Leofric – the Mint

Godiva

Ebba

Ethelred

Edgar – the local cell-leader

Jasper took a moment to make a copy of the list, and then insisted that everything be replaced in

the satchel. “This, my friends,” the dwarf said with some satisfaction, “is gold.” Balthazar the

Blue was less sanguine: “Gold? It looks more like politics to me! Bah! There’s no glory there,

that’s for sure.” Later that night, as they lay shivering in their cold camp, torches and shouting

emerged from the direction of the Tharbrian camp. Quickly arming themselves, the band lurked

quietly in the darkness as Adric’s erstwhile drinking companions came up the road. As one

appeared to be tracking them, Jasper gave a nod to Selim the magician, who stood up, shouted a

few arcane phrases, and five of the six Tharbrians fell over, asleep. They were quickly

dispatched, though not without some sadness on the part of Adric, who felt some sympathy for

their cause. “After all,” the one-eyed priest stated, “they served some good mead!” The sixth was

easily captured and interrogated. He confirmed what Adric had gleaned from the drinking bout,

and more. The list contained the names of major figures in the Tharbrian Recovery League, from

the shadowy and possibly mythical leader, Eadric Strigona, down to the local cell-leader, Edgar.

Jasper was more interested in Edgar’s contacts, and the captive was soon spilling what little he

knew: Wulfric and Amelie (an Archontean! Imagine!) led a cell near the Red Keep, Gothort was

‘the moneyer’ and had a bolt-hole in Tharb-Town in Narsileon, and Aelfgar, who lived amidst

opulence in the swankest part of of Narsileon, was the operations chief. Edgar’s contact in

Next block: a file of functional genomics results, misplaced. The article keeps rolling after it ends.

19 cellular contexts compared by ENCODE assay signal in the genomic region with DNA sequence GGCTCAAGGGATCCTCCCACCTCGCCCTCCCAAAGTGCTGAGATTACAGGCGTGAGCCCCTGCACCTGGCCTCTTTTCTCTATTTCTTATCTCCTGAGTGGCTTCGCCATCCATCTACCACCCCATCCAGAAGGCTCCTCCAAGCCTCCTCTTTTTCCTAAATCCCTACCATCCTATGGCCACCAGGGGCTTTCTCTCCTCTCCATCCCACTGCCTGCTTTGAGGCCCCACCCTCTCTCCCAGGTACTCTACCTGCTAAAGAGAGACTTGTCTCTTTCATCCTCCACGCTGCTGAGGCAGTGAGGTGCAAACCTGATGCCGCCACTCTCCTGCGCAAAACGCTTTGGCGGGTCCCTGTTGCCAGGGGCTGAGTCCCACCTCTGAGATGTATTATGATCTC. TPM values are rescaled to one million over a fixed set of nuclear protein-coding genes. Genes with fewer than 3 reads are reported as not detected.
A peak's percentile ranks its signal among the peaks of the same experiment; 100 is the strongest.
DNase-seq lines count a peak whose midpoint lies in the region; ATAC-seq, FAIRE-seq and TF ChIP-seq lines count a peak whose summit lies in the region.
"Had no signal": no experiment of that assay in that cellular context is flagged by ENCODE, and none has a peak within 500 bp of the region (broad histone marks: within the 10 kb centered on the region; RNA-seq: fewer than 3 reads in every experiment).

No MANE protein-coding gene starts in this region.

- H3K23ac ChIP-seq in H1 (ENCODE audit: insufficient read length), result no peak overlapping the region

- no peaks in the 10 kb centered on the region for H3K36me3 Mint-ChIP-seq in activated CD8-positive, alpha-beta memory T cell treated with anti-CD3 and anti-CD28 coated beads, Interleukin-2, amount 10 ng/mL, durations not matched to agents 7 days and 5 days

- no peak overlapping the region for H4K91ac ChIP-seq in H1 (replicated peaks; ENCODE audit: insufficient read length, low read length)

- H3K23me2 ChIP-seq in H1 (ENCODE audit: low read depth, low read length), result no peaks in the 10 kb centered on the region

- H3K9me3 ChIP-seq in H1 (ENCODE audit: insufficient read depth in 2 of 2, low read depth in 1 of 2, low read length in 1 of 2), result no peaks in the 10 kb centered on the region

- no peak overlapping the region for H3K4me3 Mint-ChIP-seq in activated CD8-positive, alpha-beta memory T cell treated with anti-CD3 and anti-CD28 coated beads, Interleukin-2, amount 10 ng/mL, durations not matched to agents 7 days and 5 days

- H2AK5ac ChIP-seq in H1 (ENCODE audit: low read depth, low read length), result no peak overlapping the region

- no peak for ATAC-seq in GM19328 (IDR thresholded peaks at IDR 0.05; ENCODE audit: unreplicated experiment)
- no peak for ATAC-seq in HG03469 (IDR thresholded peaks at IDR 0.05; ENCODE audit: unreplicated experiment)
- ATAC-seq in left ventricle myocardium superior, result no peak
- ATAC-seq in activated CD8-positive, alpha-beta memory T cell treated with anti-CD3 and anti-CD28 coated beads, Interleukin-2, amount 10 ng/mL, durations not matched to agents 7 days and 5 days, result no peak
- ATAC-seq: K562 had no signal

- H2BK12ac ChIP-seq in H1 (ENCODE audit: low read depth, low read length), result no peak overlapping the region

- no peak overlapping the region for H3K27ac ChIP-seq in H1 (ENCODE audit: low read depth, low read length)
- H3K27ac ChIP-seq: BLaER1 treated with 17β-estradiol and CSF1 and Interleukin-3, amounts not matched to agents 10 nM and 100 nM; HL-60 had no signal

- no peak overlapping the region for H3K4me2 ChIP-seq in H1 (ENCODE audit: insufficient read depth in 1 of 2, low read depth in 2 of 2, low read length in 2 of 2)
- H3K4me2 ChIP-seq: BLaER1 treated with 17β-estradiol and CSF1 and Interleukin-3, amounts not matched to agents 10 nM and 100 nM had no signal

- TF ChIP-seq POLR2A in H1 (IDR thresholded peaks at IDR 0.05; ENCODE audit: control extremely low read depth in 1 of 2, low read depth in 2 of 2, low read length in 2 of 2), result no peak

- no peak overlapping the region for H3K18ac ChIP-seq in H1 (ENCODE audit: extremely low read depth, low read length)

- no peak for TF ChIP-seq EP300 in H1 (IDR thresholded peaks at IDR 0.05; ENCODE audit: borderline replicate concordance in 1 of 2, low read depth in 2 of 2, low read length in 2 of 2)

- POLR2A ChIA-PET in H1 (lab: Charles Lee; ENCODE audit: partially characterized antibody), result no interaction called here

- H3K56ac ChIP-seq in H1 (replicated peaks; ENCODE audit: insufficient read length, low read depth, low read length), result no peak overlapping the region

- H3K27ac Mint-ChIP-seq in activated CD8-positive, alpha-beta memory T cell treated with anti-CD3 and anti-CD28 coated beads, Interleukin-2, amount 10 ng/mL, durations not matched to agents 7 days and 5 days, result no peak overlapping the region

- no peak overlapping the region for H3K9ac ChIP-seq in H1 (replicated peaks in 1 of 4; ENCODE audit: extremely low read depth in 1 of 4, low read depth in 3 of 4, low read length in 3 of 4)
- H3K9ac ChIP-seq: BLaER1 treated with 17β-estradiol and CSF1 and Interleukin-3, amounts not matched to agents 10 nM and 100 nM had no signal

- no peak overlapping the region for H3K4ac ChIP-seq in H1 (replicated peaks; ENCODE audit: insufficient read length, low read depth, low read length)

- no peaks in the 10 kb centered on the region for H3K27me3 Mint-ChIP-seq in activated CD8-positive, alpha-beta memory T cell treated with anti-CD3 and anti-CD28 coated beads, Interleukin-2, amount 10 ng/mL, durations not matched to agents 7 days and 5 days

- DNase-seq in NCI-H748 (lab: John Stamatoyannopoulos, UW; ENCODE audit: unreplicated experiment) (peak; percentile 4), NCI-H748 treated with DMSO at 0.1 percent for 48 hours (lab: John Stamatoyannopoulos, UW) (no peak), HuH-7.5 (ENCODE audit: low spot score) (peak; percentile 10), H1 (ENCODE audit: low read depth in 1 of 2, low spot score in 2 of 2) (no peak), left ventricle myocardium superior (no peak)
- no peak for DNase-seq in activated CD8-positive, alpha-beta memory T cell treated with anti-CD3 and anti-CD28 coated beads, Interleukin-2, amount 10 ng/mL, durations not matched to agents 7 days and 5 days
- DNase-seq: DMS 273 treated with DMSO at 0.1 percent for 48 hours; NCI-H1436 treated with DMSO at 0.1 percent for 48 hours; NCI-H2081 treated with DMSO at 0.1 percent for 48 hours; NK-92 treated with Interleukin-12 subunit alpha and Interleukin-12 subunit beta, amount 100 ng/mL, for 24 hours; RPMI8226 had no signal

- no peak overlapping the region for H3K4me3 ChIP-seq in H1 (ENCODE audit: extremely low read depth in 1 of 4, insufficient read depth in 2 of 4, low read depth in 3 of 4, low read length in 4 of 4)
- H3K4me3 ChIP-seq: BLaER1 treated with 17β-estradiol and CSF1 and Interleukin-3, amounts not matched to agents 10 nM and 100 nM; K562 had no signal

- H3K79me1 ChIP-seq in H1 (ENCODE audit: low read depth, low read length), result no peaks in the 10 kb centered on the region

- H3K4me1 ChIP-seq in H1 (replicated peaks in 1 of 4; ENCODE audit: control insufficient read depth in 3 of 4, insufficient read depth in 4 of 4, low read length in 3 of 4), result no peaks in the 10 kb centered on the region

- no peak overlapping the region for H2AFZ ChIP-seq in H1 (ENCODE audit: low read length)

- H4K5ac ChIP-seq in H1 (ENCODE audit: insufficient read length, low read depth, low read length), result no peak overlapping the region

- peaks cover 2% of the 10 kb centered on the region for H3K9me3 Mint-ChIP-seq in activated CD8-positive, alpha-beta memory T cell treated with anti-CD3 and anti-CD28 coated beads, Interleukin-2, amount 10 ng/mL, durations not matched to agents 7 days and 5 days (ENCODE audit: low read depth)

Narsileon was Ethelred, who could be found at a bar called Ophir’s in Tharb-town. Once all this

information had been gleaned, the captive was slain and the party prepared to move out,

pondering exactly what role it would take in these broader intrigues.

The next morning was bright and sunny on the road. Indeed, it was so clear that again Cara

halted the group, stating: “There is something odd up ahead, flying about in a manner most

unlike that of a bird.” And so it was! Indeed, it appeared to be a person, swooping about in figure

eight patterns across the road. ‘Bah! It is nothing but a mage out for a fly,’ muttered Balthazar,

‘Let’s get moving! Balthazar the Blue prefers satin sheets to cold bedrolls!’ So they headed down

the road. But their movement was easily spotted by the flying figure, who turned towards them

with a menacing cry of anger. It was none other than Tikun Thane, mage of the Tower of the

Ape! Quivering with fury, the mage descended to the road. “You! You! It must have been you!

Thieves! Arsonists! Murderers! You shall pay … and will do so in excruciating pain!” As the

party cowered before the mage’s words [and the DM wondered at their foolishness!], a most

fortunate event occurred. A crackle of energy was heard, and a spot of blackness appeared in the

air between the heroes and Tikun Thane. The spot grew larger, even as Tikun Thane began to

chant a spell. More impressed than he was frightened, Selim whispered to Balthazar the Blue:

“Are those …. eyes that I see in that strange black cloud?” Momentarily speechless (for, as he

related later, he was not scared, but was merely preparing his own potent magicks), the Blue-
robed mage could only nod. Indeed, as the blackness spread to intervene between the party and

Tikun Thane, it was apparent that dozens of eyes, of all shapes, sizes, and natures, dotted the